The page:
There is a striking moral connection between the question asked by the Lord of Peter in John 21:1717He saith unto him the third time, Simon, son of Jonas, lovest thou me? Peter was grieved because he said unto him the third time, Lovest thou me? And he said unto him, Lord, thou knowest all things; thou knowest that I love thee. Jesus saith unto him, Feed my sheep. (John 21:17) and the command given to that Apostle in the 22nd verse of the same chapter. The question is, "Lovest thou Me?" and the command, "Follow thou Me." The order is correct. Love is to precede obedience, and obedience is none the less to follow love. If the first can be established, the second will be secured. If the Lord can gain the heart, He can count upon getting the feet. And so with divine wisdom He tests the affections of the Apostle. "Lovest thou Me," who has so loved thee? And what was the answer of poor, heartbroken Peter? "Lord, Thou knowest all things; Thou knowest that I love Thee." What humble and touching words are these. "Thou knowest all things," said Peter, as though he would again have shed the bitter tears of penitence, and acknowledged the threefold denial of his loved and loving Lord and Savior. "Thou knowest all things"-my weakness, my folly, my self-confidence, and my sin- my repentance, my anguish, my sorrow, too. "Thou knowest that I love Thee." If none else should know it, Thou dost.
Then, "Follow Me," said the Lord. If the Lord is really loved, He will likewise be really obeyed. Obedience will be proportionate to and commensurate with love. "He that loveth Me not keepeth not My sayings." As the love, so the obedience. There may and must be different degrees of intelligence as to His will, but the spirit of obedience will characterize all who really love Him. An obedient heart is His delight. Such an one will be trained and nurtured by Him and, as He says, "If any man will do His will, he shall know of the doctrine." Oh! that these three words, "Follow thou Me, "may stand out in bold and clear relief before the grateful and loving gaze of our renewed affections. Then we may practically esteem Him worthy of all our obedience here, to whom we shall gladly bow the knee in the song of eternal adoration by-and-by when forever each blood bought saint shall say, "Worthy is the Lamb that was slain to receive power, and riches, and wisdom, and strength, and honor, and glory, and blessing." And if the crown that shall decorate each saintly brow is to be cast at His feet, shall not His name be honored now by the grateful, complete, and unreserved surrender of these poor hearts and hands and feet, yea, of all that we have and are, to the service of the same gracious Savior and Lord? Oh! let Him thus be glorified. He claims us as the purchase of His blood.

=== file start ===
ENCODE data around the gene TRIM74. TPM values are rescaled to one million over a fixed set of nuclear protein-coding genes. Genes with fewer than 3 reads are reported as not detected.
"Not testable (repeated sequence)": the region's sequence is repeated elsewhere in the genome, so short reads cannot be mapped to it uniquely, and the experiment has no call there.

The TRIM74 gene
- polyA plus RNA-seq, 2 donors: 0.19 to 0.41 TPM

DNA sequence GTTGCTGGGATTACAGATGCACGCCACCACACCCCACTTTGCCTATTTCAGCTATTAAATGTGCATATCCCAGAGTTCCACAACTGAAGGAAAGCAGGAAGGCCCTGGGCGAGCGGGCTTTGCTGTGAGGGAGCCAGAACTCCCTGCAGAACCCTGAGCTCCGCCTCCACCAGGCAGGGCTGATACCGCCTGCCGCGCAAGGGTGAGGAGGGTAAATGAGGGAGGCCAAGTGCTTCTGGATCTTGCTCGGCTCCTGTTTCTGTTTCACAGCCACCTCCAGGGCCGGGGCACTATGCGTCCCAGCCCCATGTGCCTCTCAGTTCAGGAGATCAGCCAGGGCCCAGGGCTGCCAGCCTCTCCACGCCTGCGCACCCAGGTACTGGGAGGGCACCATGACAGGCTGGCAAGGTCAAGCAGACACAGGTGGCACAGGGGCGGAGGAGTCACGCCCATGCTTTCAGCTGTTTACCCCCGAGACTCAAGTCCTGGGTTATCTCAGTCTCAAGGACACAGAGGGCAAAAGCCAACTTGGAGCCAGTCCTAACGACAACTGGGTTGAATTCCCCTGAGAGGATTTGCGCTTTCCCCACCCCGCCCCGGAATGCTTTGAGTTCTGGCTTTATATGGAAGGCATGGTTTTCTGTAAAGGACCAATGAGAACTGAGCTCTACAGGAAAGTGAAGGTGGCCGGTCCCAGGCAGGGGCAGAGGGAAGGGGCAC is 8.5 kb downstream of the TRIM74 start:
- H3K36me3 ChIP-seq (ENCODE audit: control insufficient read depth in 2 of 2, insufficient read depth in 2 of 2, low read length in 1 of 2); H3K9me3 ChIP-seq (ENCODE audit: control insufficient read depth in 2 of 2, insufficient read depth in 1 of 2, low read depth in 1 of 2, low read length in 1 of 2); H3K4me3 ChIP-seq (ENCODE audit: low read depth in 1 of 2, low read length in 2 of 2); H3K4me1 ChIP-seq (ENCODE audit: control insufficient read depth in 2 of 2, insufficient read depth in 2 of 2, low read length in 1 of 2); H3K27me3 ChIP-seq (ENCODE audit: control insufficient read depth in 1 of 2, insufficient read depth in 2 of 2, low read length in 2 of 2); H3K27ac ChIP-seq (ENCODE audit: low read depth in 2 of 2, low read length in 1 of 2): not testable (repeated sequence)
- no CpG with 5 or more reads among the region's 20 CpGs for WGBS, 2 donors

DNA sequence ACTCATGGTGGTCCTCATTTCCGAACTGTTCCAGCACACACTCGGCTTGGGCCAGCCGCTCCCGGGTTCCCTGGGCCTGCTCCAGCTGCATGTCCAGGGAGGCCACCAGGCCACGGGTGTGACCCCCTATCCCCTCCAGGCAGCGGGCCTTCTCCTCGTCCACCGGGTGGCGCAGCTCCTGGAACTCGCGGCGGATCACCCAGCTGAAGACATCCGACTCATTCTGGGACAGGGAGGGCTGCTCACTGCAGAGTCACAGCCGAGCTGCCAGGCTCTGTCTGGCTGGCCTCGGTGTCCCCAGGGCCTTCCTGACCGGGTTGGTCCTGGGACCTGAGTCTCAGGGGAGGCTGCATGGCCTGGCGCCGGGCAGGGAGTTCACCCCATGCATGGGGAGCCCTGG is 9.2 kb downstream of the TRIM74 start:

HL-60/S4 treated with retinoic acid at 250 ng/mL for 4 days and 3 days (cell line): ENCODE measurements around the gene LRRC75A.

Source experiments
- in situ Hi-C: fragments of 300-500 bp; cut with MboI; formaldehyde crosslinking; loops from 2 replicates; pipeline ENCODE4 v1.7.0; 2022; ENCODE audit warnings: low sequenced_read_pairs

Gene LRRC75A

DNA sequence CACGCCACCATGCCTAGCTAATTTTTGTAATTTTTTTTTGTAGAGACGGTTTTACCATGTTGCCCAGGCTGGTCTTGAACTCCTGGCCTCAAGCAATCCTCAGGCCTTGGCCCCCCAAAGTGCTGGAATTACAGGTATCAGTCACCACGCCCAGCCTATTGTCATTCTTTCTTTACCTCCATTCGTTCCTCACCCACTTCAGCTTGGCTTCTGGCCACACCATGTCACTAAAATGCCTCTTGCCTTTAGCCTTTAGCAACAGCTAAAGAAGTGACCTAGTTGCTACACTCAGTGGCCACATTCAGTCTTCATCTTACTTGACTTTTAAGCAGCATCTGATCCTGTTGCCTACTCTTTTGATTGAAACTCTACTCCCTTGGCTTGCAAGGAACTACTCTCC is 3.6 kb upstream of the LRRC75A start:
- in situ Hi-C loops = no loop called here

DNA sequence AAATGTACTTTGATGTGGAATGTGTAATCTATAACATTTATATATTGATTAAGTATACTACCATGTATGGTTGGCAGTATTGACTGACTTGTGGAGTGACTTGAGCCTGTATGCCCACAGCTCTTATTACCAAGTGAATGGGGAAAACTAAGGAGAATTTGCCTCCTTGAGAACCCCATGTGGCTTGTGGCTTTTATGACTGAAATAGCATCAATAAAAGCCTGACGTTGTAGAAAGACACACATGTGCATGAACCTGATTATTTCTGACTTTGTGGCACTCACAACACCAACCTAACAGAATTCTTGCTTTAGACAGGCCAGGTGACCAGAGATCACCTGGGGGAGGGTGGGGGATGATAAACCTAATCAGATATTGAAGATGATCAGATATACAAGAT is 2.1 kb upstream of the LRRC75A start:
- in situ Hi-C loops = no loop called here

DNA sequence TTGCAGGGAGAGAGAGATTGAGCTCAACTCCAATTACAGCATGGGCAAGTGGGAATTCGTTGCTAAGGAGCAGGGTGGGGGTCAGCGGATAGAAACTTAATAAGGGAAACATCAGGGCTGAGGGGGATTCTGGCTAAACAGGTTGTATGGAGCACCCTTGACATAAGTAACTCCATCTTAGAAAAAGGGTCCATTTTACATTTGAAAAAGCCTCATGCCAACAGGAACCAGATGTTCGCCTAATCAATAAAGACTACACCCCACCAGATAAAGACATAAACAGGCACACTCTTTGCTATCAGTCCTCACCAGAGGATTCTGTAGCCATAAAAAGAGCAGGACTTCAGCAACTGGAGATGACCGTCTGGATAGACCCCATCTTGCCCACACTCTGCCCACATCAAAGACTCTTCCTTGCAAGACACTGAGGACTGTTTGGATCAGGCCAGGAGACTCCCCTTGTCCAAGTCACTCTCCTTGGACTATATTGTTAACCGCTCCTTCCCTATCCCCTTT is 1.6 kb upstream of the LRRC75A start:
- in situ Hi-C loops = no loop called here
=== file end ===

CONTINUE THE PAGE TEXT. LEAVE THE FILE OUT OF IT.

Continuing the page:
May our inmost souls hear His question, "Lovest thou Me?" and joyfully obey His command, "Follow thou Me."